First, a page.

I have bought the Kindle version of Alexander White's book and am aware that it is possible to switch the monitor on and off via the menu (fig 7-39). However, this also means that images cannot be reviewed until the monitor is switched on again.
One alternative that should be possible it to add 'monitor on/off' to a function button but I haven't worked it out yet. Have you tried this or hit on any solution to improve battery life.

Cheers John

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Old Tuesday 20th December 2016, 11:21   #14
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Dont know the camera but can you view the images in the EVF.
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Old Tuesday 20th December 2016, 17:04   #15
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Yes nikonmike - the RX series can both shoot and play back images in the EVF or LCD...when playing back images, you can zoom in, move around, etc through the EVF just like on the LCD.
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Old Wednesday 21st December 2016, 09:20   #16
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Thanks Nikonmike and Zackiedawg, You are correct and the full display is visible through the EVF when the monitor is disabled. In an ideal world I would like to turn off the monitor to save battery but have it instantly available when reviewing.

I have discovered that 'Deactivate Monitor' is assignable to a function button - I used 'Down' on the control wheel and this now acts as a toggle on/off switch. Trouble is that, in use, if you brush near the eye sensor with hand or clothing it automatically re-activates. Still it is a partway solution to preserving battery life.
Cheers John
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Old Wednesday 21st December 2016, 09:47   #17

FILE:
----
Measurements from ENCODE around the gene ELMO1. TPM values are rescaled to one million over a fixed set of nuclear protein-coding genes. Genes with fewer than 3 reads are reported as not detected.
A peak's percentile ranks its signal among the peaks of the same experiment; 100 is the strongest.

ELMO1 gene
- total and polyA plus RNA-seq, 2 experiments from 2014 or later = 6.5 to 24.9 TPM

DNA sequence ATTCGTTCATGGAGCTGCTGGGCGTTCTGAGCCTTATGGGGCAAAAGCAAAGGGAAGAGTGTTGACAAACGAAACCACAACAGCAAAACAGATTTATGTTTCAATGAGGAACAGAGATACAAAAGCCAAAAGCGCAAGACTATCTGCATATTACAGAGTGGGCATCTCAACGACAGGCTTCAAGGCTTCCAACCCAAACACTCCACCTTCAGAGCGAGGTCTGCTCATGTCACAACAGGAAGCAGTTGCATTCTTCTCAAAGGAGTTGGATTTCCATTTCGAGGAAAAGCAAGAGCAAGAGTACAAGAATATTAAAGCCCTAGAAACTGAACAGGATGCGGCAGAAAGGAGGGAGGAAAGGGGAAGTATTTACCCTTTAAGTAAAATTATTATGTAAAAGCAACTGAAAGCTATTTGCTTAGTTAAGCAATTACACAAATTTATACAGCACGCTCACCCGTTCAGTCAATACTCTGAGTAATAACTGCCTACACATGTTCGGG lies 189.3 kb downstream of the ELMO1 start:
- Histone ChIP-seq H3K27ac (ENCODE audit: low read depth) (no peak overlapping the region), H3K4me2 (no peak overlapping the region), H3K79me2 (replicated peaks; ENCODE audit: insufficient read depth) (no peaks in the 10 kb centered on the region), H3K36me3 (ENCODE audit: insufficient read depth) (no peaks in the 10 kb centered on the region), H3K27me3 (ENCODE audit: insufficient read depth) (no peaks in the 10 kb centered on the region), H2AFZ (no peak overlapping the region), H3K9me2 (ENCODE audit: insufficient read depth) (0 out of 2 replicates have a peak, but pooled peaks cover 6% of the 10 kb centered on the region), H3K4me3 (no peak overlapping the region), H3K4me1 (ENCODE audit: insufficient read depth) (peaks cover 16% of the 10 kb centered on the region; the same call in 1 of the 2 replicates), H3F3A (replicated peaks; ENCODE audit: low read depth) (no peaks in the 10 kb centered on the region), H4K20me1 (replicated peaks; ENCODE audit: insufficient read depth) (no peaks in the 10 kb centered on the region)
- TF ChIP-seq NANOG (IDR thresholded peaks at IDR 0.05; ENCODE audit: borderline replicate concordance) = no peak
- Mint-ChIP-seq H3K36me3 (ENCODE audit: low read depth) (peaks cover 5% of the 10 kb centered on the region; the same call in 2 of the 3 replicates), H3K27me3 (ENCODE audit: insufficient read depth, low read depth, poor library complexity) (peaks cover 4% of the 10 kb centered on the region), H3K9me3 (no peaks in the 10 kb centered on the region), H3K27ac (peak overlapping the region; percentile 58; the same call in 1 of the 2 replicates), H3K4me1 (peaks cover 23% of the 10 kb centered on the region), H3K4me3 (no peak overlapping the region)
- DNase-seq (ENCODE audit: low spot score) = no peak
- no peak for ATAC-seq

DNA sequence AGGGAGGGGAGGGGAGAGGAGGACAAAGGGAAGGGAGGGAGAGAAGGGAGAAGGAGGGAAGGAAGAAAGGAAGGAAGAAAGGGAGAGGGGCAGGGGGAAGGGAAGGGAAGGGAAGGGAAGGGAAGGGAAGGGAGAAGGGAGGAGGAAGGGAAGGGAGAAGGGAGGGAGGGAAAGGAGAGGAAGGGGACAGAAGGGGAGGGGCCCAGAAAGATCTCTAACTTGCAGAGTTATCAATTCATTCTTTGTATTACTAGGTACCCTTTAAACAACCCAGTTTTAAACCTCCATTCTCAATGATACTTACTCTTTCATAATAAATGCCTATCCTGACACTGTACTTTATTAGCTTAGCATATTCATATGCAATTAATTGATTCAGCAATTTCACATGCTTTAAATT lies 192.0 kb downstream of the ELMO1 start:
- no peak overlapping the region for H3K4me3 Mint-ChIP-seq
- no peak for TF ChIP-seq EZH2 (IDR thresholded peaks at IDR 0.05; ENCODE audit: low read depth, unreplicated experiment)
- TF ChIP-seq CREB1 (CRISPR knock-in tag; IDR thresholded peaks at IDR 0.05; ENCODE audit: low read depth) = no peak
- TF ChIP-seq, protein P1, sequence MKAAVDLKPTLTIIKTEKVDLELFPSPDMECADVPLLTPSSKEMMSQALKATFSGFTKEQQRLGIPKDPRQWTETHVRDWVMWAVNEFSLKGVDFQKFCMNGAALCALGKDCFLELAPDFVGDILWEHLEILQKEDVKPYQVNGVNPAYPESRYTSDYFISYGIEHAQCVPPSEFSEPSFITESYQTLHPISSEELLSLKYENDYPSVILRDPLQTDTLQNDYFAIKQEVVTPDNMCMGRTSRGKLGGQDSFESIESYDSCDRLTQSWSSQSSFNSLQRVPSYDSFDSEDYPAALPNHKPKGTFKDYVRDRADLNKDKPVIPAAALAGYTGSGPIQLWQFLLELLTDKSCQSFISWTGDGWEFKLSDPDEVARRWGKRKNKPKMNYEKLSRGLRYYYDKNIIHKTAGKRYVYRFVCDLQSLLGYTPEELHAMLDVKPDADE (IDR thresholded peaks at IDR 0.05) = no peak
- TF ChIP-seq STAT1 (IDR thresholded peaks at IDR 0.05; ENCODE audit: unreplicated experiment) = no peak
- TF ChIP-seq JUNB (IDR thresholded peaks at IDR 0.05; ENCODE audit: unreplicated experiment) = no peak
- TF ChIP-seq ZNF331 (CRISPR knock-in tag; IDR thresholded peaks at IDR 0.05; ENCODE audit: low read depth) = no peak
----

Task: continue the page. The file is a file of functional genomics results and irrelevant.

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I use the system on my m4/3 because i need reading glasses for some of the info on the lcd.
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Old Thursday 22nd December 2016, 12:47   #18
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Very much a point and shoot guy myself John.

This week is a little intense, but I have a 9-day break starting Saturday and will map out all my settings - all though most of them are straight out of the factory.

I struggle to find the patience to do well with manuals and am keen to figure out how to switch with one button between high and media or low quality so that I can grab the extra zoom reach more quickly when needed.

I would also like to know where the zoom assist is as I miss this feature from my Canon SX50.

Here's a couple of shots from a work trip to Dubai in October.

Cheers
Mike
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Old Friday 23rd December 2016, 11:42   #19
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Originally Posted by MKinHK View Post
Very much a point and shoot guy myself John.

This week is a little intense, but I have a 9-day break starting Saturday and will map out all my settings - all though most of them are straight out of the factory.

I struggle to find the patience to do well with manuals and am keen to figure out how to switch with one button between high and media or low quality so that I can grab the extra zoom reach more quickly when needed.

I would also like to know where the zoom assist is as I miss this feature from my Canon SX50.

Here's a couple of shots from a work trip to Dubai in October.

Cheers
Mike
Hi Mike,

I am very much a novice with this camera but I think what you want (Zoom Assist) is not in the up-front menus, you have to dig deeper and assign to a function key.

Try this,
In the second block of menu functions (the cog wheel symbol) go to Menu 5